By a majority of 4:1, the Supreme Court (SC) has upheld the validity of the architecture of the Aadhaar ecosystem. At the same time, the majority has struck down the requirement of insisting on Aadhaar for several activities, which had nothing to do with obtaining subsidies, benefits or services. For example, it was made mandatory to link all mobile phones with the Aadhaar number but this has been held to be invalid and no telecom company can now insist on furnishing the Aadhaar number to either get a new SIM card or to continue the use of the existing mobile number.
In another shocking development, the Prevention of Money-Laundering Rules were amended to make it mandatory for linking every bank account with the Aadhaar number. Thus, more than a billion bank accounts were required to be linked and it was actually done in more than half the number of total bank accounts. This was an extremely disproportionate step that caused enormous hardship because several bank accounts were completely blocked where the Aadhaar number had not been linked. Individuals like pensioners, retired Army personnel, and teachers who had bank accounts for several decades were suddenly asked to link the Aadhaar number with the threat of the bank completely shutting down their accounts. Mercifully, the SC has struck down this absurd requirement. The linking of Aadhaar with PAN card has been upheld although the reasons for so doing require examination.
Section 7 of the Aadhaar Act made it mandatory to furnish the Aadhaar number to enable Indian residents to get subsidies, benefits or services that are funded out of the Consolidated Fund of India. Only 52 per cent of Indians enjoy such subsidies but, by a series of notifications and executive orders, the Aadhaar Act became mandatory for almost every human activity. A birth certificate would not be granted without the Aadhaar number nor could a dead relative be cremated without this number. No child could be admitted to a nursery school, a student could not write his +2 examination or a medical entrance test without this number. The net result was that from birth to death and from dawn to midnight, every human activity required production of the other card. Indeed, one could not even get a ticket to pray at the Tirupati temple without this number.
An unfortunate and regrettable facet of this case is that the SC, in a series of orders, had directed that the Aadhaar number should not be made mandatory except for six essential services and the attorney general had assured the Court that Aadhaar would be voluntary and nobody would be compelled to take this number. Despite this assurance and the directions of the SC, the Aadhaar number was made mandatory for all activities and this was clearly in violation of the orders of the Court. However, the majority has held that this would not be treated as a contempt and it would be necessary to read the judgment in detail to ascertain how the directions of the SC could be flouted with absolute impunity.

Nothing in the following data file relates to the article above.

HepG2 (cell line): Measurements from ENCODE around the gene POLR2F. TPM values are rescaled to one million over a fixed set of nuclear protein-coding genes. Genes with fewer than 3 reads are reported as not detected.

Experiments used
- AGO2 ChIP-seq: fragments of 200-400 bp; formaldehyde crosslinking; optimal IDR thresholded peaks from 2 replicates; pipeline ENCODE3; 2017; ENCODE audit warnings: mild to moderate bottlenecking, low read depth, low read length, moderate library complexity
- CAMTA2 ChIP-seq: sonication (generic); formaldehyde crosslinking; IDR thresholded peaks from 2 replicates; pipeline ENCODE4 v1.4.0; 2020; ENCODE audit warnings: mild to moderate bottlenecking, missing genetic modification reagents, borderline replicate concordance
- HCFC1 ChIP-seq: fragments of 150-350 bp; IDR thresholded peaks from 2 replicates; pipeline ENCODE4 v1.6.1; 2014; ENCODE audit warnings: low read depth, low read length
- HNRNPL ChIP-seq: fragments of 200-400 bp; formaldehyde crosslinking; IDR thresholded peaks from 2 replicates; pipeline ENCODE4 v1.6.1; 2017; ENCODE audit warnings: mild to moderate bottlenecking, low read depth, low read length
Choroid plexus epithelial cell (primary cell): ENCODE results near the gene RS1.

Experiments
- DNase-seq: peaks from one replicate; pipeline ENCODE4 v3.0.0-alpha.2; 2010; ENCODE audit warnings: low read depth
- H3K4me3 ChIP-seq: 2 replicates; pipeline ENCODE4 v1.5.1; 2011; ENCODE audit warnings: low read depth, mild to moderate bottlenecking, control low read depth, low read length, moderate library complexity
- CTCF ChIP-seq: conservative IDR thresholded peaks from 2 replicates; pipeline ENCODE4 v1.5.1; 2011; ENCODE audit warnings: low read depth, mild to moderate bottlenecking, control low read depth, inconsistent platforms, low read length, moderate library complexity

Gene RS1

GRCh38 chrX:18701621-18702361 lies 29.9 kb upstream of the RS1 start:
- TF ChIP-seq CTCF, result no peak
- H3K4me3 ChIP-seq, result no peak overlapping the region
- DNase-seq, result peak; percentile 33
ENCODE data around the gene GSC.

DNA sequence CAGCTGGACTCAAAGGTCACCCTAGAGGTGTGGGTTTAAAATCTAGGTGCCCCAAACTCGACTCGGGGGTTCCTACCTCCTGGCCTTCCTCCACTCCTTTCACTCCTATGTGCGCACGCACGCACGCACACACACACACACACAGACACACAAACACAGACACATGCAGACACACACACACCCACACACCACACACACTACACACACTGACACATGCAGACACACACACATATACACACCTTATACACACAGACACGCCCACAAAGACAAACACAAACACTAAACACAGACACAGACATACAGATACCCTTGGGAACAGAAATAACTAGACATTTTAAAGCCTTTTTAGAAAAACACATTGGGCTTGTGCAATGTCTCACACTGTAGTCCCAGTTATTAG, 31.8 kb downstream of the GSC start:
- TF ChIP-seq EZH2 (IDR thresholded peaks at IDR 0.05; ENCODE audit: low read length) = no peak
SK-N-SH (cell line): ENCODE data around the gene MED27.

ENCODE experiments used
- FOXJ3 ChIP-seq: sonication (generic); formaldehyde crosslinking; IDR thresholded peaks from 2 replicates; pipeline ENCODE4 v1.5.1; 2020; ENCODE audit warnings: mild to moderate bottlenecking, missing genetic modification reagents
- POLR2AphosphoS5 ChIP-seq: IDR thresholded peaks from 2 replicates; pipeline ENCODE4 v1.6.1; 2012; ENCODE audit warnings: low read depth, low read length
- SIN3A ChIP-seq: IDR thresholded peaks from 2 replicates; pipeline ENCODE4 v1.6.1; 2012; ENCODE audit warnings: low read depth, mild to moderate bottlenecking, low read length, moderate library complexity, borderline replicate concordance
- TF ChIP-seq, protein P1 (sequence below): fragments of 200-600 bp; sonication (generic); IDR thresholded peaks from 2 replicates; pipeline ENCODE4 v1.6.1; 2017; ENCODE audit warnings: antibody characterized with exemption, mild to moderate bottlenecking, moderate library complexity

The majority decision has also made it clear that the creation of metadata and its analysis would not be permitted. Authenticated data cannot now be stored for more than six months and several directions have been issued to enhance data protection. Another major relief is that the Aadhaar number cannot be used by private corporations and the state cannot enter into any contract with such companies for the sharing of data.
Subsidies, benefits and services were being given to various sections of society on the basis of different identification. Thus, the Public Distribution System (PDS) was operated on the ration card system, pensions were given on the basis of family pension cards and so on. After the Aadhaar card was issued, the benefit would not be given except on production of the Aadhaar card. In other words, the Aadhaar number effectively invalidated all other forms of identity. The SC has now pointed out that important benefits cannot be denied merely because the Aadhaar number is not available or the fingerprints of an individual do not match. He should have the option of producing alternative methods of identity, and get the benefits he is statutorily entitled to.
A major ground of challenge was that the Aadhaar Act was wrongly passed as a Money Bill. Under the Constitution, a Money Bill must have only matters relating to finance and taxation. The peculiar feature of a Money Bill is that it is passed only by the Lok Sabha and Rajya Sabha can only make recommendations which can be completely ignored by the lower house. The Aadhaar Act, according to the petitioners, was not a Money Bill and should have been introduced as an ordinary bill and properly passed in the Rajya Sabha as well. The dissenting decision of Justice D Y Chandrachud has elaborately discussed this point and held that the Aadhaar Act was not a Money Bill and that the law had to be struck down on that score alone. The majority, however, has held the Aadhaar Act to be a Money Bill although the reasons for so holding are not clear and one would have read the detailed judgement to understand how a law which had almost nothing to do with either finance or taxation could be passed as a Money Bill.
In the end, the judgement comes as a major relief for millions of Indians and the insistence of this number for all daily activities now comes to an end. It remains to be seen as to how the government implements various directions and suggestions made by the Supreme Court, particularly in the context of data protection, surveillance and respecting the privacy of an individual.